MSP102
3D Modelling for Spatial Projects

The purpose of this subject is to introduce the fundamental theories, practices, and methods for developing three-dimensional design. The subject covers 3D concepts and techniques, as well as practice in contemporary industry software. The subject investigates the integration of modelling, texture and light in three-dimensional space. Concept development is practiced in a range of spatial activities, investigating the relationship of spatial projects to a target audience. Development in professional work disciplines for design practice is key to the delivery of this subject.

SED101

Spatial Environment Design 1

This subject investigates the evolution of built environment design. It explores major art and architectural movements throughout history and the development of contemporary design by investigating significant turning points and historic milestones.

This subject will focus on developing the students’ understanding of the complexities of designing an area within a spatial environment whilst identifying and activating an

urban site, with consideration of the longevity and adaptability of the final design solution. Students will integrate their research and knowledge of environments, identifying design related and environmental imperatives in the realisation of design briefs.

 
 
BID104A
Interior Design Practice

This subject examines perspectives on models of practice relevant to Interior Design. It examines design practice in response to changing needs and requirements of clients and design briefs. It also explores the strategies used for expressing ideas, and the design skills required to communicate them. The purpose of the subject is for students to gain knowledge in foundation level design practice relevant to Interior Design. The design

process workflow from original idea to review of work in progress, revision, presentation and reflection is explored.

 
 

BID108A

Systems and Documentation 1

Systems and Documentation 1 introduces students to the different construction systems applicable to the design of nominated interiors, and how design solutions are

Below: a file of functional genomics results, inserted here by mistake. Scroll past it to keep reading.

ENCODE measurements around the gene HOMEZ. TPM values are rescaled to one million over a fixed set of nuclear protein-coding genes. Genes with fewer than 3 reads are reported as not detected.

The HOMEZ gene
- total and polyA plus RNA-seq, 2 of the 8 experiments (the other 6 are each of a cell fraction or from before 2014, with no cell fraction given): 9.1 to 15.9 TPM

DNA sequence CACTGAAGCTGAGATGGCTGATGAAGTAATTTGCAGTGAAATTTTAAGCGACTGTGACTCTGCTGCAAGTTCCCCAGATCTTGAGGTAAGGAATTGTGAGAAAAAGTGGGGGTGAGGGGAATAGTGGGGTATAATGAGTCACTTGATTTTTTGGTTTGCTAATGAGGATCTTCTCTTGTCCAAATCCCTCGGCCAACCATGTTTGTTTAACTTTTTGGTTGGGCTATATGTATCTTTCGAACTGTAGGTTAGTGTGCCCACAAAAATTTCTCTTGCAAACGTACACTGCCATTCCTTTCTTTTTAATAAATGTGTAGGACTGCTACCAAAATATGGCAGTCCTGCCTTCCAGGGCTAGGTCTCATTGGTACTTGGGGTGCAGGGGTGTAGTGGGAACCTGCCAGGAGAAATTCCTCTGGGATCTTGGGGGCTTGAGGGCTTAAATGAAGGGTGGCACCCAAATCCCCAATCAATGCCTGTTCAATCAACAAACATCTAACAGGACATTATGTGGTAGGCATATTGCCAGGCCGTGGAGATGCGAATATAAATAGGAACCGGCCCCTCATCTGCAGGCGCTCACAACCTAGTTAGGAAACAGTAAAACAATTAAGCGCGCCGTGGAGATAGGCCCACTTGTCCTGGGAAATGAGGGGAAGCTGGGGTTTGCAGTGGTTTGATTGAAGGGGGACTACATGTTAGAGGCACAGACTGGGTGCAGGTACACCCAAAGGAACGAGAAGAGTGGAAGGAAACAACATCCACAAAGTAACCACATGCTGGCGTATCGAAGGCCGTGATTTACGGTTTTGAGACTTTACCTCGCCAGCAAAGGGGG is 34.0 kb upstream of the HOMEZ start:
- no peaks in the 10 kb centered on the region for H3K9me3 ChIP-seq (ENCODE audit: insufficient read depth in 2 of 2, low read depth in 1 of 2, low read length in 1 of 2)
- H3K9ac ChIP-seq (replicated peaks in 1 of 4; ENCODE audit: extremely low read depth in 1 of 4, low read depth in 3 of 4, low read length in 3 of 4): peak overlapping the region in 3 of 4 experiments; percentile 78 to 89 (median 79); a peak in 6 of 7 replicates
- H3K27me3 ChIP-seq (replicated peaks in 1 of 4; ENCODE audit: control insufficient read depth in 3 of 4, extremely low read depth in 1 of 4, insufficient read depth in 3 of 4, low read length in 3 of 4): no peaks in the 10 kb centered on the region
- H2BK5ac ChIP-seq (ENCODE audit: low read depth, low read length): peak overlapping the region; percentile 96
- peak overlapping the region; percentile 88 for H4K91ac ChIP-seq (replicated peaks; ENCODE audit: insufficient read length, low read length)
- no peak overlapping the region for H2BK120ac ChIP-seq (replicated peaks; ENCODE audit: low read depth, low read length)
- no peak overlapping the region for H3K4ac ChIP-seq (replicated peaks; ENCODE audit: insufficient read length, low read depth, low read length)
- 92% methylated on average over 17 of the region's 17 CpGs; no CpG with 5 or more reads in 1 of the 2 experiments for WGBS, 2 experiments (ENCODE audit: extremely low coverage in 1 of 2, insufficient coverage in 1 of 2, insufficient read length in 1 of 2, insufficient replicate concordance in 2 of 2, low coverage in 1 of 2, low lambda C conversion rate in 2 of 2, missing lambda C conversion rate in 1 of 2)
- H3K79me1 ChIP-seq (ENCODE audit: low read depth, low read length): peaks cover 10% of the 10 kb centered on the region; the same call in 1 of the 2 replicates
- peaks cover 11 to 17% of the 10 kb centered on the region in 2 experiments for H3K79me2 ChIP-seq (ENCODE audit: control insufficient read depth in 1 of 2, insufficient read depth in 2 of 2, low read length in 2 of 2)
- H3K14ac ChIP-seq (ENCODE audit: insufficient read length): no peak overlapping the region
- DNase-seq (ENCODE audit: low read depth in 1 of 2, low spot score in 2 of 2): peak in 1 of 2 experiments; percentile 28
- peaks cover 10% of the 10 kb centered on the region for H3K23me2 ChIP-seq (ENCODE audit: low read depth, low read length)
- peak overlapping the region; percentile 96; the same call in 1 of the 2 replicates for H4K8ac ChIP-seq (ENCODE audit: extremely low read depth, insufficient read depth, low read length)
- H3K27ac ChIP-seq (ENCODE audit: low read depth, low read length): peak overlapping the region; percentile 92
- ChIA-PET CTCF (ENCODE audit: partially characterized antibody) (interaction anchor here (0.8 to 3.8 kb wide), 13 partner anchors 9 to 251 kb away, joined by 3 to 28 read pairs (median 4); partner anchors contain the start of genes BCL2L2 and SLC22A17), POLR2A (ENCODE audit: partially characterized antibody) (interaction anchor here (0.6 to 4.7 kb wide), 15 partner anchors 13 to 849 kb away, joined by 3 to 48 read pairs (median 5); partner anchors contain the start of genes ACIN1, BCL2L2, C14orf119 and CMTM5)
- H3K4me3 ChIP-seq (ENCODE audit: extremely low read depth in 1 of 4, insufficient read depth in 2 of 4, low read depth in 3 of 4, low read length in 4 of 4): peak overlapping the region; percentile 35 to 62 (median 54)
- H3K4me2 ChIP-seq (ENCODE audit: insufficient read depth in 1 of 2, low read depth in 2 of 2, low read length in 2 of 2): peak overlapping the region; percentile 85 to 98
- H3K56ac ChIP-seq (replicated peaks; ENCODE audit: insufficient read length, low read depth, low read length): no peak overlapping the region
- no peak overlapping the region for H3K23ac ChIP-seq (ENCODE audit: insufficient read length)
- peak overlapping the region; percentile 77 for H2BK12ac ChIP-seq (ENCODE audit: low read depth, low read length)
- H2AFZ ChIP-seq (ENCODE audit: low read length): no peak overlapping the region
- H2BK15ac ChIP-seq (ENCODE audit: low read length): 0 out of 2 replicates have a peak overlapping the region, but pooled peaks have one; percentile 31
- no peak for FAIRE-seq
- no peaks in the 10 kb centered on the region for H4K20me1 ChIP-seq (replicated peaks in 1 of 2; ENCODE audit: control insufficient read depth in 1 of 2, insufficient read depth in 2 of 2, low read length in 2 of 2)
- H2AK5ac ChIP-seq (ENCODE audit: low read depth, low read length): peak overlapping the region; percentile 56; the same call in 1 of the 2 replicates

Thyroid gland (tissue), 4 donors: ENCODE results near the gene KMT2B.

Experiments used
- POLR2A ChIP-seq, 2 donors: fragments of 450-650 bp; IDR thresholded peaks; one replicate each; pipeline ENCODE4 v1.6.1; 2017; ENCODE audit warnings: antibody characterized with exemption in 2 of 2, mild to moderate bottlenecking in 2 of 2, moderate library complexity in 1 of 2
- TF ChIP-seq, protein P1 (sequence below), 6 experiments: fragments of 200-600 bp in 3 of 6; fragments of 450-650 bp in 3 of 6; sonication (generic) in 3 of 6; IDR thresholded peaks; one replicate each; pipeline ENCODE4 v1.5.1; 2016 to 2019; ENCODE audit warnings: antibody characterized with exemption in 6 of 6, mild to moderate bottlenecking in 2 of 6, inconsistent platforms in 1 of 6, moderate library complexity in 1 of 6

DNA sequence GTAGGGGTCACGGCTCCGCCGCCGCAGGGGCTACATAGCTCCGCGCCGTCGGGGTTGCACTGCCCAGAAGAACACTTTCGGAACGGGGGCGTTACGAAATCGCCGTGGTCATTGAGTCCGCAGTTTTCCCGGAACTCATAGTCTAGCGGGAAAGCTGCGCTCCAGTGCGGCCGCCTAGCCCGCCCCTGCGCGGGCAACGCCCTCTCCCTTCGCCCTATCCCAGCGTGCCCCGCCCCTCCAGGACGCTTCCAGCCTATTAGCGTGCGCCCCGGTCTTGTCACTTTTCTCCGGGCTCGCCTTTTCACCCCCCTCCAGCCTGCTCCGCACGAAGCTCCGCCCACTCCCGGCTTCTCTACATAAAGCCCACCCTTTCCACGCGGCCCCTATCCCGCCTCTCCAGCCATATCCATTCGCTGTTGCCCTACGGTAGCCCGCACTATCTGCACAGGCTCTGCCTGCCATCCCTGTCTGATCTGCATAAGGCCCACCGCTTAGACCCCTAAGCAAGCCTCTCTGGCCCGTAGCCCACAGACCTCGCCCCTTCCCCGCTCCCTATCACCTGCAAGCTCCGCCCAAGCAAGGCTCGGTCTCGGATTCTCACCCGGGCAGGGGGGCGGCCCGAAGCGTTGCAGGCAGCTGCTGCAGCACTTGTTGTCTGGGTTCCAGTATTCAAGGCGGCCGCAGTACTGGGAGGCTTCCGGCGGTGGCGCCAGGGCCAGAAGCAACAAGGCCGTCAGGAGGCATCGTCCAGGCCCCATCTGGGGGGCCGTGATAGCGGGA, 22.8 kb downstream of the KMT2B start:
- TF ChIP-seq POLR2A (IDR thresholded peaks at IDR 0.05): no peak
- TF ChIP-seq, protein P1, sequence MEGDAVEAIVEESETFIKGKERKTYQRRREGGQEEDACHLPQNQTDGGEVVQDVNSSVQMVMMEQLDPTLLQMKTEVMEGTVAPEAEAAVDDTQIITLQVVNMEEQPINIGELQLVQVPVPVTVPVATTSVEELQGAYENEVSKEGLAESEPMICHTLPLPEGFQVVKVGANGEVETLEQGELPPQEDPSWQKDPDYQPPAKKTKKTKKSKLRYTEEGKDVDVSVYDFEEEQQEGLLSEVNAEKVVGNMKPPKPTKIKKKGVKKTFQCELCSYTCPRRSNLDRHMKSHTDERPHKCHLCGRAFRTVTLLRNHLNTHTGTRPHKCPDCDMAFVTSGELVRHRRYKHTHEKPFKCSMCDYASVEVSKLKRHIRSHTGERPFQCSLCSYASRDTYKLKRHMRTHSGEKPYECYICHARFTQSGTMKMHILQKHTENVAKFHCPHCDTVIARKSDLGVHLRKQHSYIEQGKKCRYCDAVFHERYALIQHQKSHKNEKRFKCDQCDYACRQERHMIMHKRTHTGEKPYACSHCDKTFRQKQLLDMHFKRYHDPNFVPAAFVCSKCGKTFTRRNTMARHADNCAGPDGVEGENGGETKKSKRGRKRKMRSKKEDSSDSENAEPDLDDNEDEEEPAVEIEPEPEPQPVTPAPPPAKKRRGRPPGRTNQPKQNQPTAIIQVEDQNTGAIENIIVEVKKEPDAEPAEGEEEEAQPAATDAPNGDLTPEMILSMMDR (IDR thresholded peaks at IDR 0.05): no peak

communicated to stakeholders (contract managers, consultants and contractors) through contract documentation. Students will develop a series of documentation drawings for a small scale nominated environment.

 

IDR207A

Systems and Documentation 2 (Residential)
Systems and Documentation 2 (Residential) continues to develop the student’s understanding of the different construction systems applicable to residential design applicable to small to mid-scale projects. It also investigates how design solutions are communicated to stakeholders (contract managers, consultants and contractors)- namely through documentation, specifications and contract management. Students will develop a complete set of documentation drawings for their nominated residential design proposal. The tutorials and a assessments will all be carried out using computer aided documentation.

 

Branded Fashion Design Electives

Electives Level 100  
FA101A
Fashion Illustration

In this subject, students will simultaneously study the human body and its ergonomics whilst developing the skill of visual representation and communication through the art of drawing. It acknowledges drawing as a fundamental skill of the designer, and its importance in communicating design ideas.

Students will cultivate an understanding of human movement, balance, proportion and shape by developing the observational and drawing skills required for fashion illustration. Students will also develop their ability to visually render various surfaces, fabrics and structures as they learn to understand the manner in which different materials and fabrics drape, shape, change and interact with and on the human body.

 
FA104A
Introduction to Branded Fashion Technical Drawing

This subject is twofold e.g. hand drawing and computer drawing skills development. Students develop hand-drawing skills to depict, show their understanding as well as explore technical and construction details for apparel. In addition students demonstrate their understanding of clothing history and fashion by isolating key recognisable garment design elements and principles specific to the identified historical periods. In addition